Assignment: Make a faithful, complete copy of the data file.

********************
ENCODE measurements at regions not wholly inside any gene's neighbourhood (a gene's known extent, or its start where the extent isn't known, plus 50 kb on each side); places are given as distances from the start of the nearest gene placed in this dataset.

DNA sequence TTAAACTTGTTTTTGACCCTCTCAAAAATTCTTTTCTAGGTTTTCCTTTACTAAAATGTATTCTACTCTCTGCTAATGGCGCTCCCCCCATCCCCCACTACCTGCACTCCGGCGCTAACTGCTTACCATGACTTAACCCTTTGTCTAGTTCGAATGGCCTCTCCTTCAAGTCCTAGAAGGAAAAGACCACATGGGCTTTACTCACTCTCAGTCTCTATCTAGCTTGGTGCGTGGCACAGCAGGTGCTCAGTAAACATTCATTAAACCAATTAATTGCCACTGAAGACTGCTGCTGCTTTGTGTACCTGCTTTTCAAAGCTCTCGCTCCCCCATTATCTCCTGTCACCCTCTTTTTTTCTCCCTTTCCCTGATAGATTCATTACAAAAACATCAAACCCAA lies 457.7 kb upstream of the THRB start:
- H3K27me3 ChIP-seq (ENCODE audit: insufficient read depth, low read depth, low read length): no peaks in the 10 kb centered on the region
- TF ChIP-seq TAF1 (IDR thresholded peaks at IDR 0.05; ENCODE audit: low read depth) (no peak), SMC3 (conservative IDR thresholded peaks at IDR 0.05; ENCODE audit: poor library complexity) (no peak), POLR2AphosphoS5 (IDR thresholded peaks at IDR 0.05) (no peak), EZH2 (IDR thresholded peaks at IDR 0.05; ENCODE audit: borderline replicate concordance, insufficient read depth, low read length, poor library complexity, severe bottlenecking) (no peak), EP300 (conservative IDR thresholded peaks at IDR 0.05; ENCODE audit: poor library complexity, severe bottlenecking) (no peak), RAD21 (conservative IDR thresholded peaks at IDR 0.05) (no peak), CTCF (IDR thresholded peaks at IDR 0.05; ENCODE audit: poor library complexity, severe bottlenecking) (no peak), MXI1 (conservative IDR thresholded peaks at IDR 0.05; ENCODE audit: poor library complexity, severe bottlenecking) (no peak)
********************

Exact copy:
ENCODE measurements at regions not wholly inside any gene's neighbourhood (a gene's known extent, or its start where the extent isn't known, plus 50 kb on each side); places are given as distances from the start of the nearest gene placed in this dataset.

DNA sequence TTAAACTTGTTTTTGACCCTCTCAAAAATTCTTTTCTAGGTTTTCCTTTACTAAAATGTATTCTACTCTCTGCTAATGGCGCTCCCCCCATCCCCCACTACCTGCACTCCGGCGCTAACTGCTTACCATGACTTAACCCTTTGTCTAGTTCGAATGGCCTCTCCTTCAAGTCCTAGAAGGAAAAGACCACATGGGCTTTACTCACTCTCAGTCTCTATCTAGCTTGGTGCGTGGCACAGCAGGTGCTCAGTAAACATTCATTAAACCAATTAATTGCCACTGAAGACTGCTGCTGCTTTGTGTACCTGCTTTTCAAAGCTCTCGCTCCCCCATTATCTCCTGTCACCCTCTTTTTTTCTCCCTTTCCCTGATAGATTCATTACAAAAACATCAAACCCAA lies 457.7 kb upstream of the THRB start:
- H3K27me3 ChIP-seq (ENCODE audit: insufficient read depth, low read depth, low read length): no peaks in the 10 kb centered on the region
- TF ChIP-seq TAF1 (IDR thresholded peaks at IDR 0.05; ENCODE audit: low read depth) (no peak), SMC3 (conservative IDR thresholded peaks at IDR 0.05; ENCODE audit: poor library complexity) (no peak), POLR2AphosphoS5 (IDR thresholded peaks at IDR 0.05) (no peak), EZH2 (IDR thresholded peaks at IDR 0.05; ENCODE audit: borderline replicate concordance, insufficient read depth, low read length, poor library complexity, severe bottlenecking) (no peak), EP300 (conservative IDR thresholded peaks at IDR 0.05; ENCODE audit: poor library complexity, severe bottlenecking) (no peak), RAD21 (conservative IDR thresholded peaks at IDR 0.05) (no peak), CTCF (IDR thresholded peaks at IDR 0.05; ENCODE audit: poor library complexity, severe bottlenecking) (no peak), MXI1 (conservative IDR thresholded peaks at IDR 0.05; ENCODE audit: poor library complexity, severe bottlenecking) (no peak)